I think I'm OK with the position of the point against the work piece. If standing at the tail-stock and looking at the tool relative to the bore, the tip is slightly below center and the point is turned to about the 8 o'clock position as compared to perpendicular.

Carld, I never thought about checking the gibs on the carriage although I did tighten the gibs on the compound.

Harold

moldmonkey
05-15-2009, 02:31 PM
"Spring" cuts can be necessary on less than ideal set-ups & machines. With less tool pressure they can cut oversize though, so I like to rough out, take a spring cut, measure, divide the stock left into a couple of uniform DOC finish passes. I measure in between the finish passes to make sure there aren't any surprises from having less tool pressure.

On finish passes, I would bring the tool off the work before retracting out. A indicator and mag base set to show cross-slide travel will get you back to where you were. I typically use indicators rather than dials just to avoid issues with backlash, operator error (forgetting to count turns:o ), etc.

When I'm having trouble, I find it helpful to run back through and check the basics of the setup: insert/tool sharp, on-center, not rubbing, etc. It's so easy to get to working and forget about those things.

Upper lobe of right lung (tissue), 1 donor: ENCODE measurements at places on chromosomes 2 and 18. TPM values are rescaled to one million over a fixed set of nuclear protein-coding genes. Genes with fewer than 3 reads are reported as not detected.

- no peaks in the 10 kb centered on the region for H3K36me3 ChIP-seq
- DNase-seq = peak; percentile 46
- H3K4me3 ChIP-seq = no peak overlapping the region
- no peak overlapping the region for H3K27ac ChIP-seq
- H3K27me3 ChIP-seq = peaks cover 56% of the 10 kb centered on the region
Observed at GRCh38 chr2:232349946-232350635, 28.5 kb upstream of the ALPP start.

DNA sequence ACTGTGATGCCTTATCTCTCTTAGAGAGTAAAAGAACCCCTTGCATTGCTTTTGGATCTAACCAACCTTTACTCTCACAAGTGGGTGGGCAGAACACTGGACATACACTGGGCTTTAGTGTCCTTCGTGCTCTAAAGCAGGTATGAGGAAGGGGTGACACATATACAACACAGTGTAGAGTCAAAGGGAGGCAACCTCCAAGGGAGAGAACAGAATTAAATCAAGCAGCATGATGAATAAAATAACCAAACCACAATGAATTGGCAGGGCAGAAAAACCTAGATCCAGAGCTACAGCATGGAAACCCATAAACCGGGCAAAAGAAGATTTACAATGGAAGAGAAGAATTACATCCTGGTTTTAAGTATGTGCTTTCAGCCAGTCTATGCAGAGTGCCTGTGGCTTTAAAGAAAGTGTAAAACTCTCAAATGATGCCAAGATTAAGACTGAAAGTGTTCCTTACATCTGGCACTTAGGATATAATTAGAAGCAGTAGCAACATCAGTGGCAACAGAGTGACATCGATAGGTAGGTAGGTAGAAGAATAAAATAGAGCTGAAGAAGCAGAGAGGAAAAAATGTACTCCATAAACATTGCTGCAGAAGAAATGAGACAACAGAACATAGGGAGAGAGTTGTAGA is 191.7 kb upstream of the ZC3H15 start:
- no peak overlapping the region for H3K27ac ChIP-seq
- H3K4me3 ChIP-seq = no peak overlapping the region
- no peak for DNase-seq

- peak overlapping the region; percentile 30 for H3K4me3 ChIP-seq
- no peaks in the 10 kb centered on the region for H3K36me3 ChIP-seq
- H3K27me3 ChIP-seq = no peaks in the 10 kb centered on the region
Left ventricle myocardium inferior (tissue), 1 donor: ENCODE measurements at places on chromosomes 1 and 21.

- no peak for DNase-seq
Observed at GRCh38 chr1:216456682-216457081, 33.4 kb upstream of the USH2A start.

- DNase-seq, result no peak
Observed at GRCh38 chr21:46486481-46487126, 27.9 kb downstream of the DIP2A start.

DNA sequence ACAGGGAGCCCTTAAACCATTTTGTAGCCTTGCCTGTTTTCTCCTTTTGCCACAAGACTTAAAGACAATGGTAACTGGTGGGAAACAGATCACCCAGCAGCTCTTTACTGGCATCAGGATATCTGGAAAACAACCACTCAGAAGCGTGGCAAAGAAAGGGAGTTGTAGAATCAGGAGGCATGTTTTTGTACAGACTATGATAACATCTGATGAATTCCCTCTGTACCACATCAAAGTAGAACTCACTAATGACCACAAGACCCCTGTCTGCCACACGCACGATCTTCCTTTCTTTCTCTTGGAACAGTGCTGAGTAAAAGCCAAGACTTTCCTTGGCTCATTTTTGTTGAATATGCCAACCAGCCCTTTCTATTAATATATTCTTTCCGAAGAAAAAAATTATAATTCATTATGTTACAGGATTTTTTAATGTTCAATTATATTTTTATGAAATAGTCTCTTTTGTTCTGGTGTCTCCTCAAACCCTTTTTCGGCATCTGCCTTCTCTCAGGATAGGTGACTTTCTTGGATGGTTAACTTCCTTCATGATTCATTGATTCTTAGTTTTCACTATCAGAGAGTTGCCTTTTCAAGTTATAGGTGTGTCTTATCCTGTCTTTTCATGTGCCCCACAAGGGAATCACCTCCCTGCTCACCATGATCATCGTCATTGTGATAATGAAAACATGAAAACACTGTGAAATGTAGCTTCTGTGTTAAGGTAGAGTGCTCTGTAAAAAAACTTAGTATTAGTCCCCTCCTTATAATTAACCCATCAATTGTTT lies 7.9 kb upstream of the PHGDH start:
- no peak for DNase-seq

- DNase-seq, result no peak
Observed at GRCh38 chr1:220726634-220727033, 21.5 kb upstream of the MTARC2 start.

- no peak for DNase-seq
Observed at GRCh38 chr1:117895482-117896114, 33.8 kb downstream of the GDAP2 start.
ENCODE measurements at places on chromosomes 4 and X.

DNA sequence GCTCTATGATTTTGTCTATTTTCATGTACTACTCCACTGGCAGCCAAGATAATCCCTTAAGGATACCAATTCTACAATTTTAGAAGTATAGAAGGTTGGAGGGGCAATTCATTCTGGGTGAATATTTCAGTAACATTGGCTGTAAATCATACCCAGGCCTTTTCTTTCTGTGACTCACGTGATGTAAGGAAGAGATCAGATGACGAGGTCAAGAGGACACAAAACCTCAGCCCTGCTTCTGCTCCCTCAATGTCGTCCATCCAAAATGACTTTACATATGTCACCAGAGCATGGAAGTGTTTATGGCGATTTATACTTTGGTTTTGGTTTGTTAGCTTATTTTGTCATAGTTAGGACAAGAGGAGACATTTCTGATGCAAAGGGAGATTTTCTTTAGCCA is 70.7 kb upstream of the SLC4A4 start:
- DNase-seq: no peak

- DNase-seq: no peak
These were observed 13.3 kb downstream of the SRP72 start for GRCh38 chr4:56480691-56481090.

hwingo
05-15-2009, 02:46 PM
Having a DRO on my lathe helps me get back to zero (I hope:eek: ). I gather that flex is considered normal under these conditions and repeat passes are in fact necessary.

Harold

Glenn Wegman
05-15-2009, 03:25 PM
Hi Guys,
I think I'm OK with the position of the point against the work piece. If standing at the tail-stock and looking at the tool relative to the bore, the tip is slightly below center and the point is turned to about the 8 o'clock position as compared to perpendicular.
Harold

If I understand you correctly, and depending on the borong bar configuration, you may have created a negative rake condition at the interface of the cutting tip and the part.

I believe you may have better results if the cutting tip is on center and horizontal. Another issue with the cutting tip being rotated down as you describe is that the dial graduations are no longer accurate in relation to bore size. Fortunately, the bore size would increase less than the dial indicates